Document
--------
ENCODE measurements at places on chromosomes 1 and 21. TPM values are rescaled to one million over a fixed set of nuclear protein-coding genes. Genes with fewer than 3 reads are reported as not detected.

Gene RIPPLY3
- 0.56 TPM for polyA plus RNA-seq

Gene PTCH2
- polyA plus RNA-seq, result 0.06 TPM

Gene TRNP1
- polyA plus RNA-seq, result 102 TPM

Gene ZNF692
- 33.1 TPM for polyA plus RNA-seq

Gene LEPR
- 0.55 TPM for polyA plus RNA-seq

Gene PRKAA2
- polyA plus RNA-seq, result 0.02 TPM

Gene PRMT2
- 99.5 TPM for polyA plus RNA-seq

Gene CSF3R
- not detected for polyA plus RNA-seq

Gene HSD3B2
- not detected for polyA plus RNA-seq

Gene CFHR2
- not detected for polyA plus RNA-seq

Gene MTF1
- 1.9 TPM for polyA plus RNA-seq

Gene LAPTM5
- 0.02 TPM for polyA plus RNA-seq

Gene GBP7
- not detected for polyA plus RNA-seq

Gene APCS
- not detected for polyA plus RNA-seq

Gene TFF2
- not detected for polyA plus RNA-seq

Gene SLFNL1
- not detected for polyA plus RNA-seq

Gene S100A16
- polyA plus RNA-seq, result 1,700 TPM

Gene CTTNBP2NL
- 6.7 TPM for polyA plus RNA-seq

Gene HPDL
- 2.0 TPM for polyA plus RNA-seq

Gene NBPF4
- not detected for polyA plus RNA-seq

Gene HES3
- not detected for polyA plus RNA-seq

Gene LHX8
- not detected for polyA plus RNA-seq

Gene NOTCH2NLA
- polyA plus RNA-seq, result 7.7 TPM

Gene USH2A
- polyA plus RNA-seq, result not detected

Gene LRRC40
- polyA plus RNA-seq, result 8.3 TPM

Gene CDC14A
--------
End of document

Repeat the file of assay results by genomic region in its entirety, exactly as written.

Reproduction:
ENCODE measurements at places on chromosomes 1 and 21. TPM values are rescaled to one million over a fixed set of nuclear protein-coding genes. Genes with fewer than 3 reads are reported as not detected.

Gene RIPPLY3
- 0.56 TPM for polyA plus RNA-seq

Gene PTCH2
- polyA plus RNA-seq, result 0.06 TPM

Gene TRNP1
- polyA plus RNA-seq, result 102 TPM

Gene ZNF692
- 33.1 TPM for polyA plus RNA-seq

Gene LEPR
- 0.55 TPM for polyA plus RNA-seq

Gene PRKAA2
- polyA plus RNA-seq, result 0.02 TPM

Gene PRMT2
- 99.5 TPM for polyA plus RNA-seq

Gene CSF3R
- not detected for polyA plus RNA-seq

Gene HSD3B2
- not detected for polyA plus RNA-seq

Gene CFHR2
- not detected for polyA plus RNA-seq

Gene MTF1
- 1.9 TPM for polyA plus RNA-seq

Gene LAPTM5
- 0.02 TPM for polyA plus RNA-seq

Gene GBP7
- not detected for polyA plus RNA-seq

Gene APCS
- not detected for polyA plus RNA-seq

Gene TFF2
- not detected for polyA plus RNA-seq

Gene SLFNL1
- not detected for polyA plus RNA-seq

Gene S100A16
- polyA plus RNA-seq, result 1,700 TPM

Gene CTTNBP2NL
- 6.7 TPM for polyA plus RNA-seq

Gene HPDL
- 2.0 TPM for polyA plus RNA-seq

Gene NBPF4
- not detected for polyA plus RNA-seq

Gene HES3
- not detected for polyA plus RNA-seq

Gene LHX8
- not detected for polyA plus RNA-seq

Gene NOTCH2NLA
- polyA plus RNA-seq, result 7.7 TPM

Gene USH2A
- polyA plus RNA-seq, result not detected

Gene LRRC40
- polyA plus RNA-seq, result 8.3 TPM

Gene CDC14A